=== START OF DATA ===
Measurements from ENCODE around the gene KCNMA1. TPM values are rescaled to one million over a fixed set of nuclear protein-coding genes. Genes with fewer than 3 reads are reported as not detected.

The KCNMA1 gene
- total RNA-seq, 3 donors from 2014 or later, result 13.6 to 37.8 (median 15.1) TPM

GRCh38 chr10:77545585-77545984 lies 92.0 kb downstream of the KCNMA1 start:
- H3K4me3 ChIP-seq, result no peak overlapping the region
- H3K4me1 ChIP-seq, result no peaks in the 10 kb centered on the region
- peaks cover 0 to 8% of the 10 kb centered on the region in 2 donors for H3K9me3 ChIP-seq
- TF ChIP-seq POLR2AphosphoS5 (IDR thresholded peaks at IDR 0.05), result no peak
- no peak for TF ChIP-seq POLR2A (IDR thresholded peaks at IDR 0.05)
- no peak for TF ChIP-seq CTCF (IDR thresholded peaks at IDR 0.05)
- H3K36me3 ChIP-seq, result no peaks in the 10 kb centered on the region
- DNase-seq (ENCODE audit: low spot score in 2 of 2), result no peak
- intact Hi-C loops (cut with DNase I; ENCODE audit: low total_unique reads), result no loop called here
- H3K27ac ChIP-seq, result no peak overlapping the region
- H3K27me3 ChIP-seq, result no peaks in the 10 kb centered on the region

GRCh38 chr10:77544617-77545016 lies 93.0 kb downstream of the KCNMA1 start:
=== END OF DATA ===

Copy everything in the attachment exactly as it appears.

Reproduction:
Measurements from ENCODE around the gene KCNMA1. TPM values are rescaled to one million over a fixed set of nuclear protein-coding genes. Genes with fewer than 3 reads are reported as not detected.

The KCNMA1 gene
- total RNA-seq, 3 donors from 2014 or later, result 13.6 to 37.8 (median 15.1) TPM

GRCh38 chr10:77545585-77545984 lies 92.0 kb downstream of the KCNMA1 start:
- H3K4me3 ChIP-seq, result no peak overlapping the region
- H3K4me1 ChIP-seq, result no peaks in the 10 kb centered on the region
- peaks cover 0 to 8% of the 10 kb centered on the region in 2 donors for H3K9me3 ChIP-seq
- TF ChIP-seq POLR2AphosphoS5 (IDR thresholded peaks at IDR 0.05), result no peak
- no peak for TF ChIP-seq POLR2A (IDR thresholded peaks at IDR 0.05)
- no peak for TF ChIP-seq CTCF (IDR thresholded peaks at IDR 0.05)
- H3K36me3 ChIP-seq, result no peaks in the 10 kb centered on the region
- DNase-seq (ENCODE audit: low spot score in 2 of 2), result no peak
- intact Hi-C loops (cut with DNase I; ENCODE audit: low total_unique reads), result no loop called here
- H3K27ac ChIP-seq, result no peak overlapping the region
- H3K27me3 ChIP-seq, result no peaks in the 10 kb centered on the region

GRCh38 chr10:77544617-77545016 lies 93.0 kb downstream of the KCNMA1 start: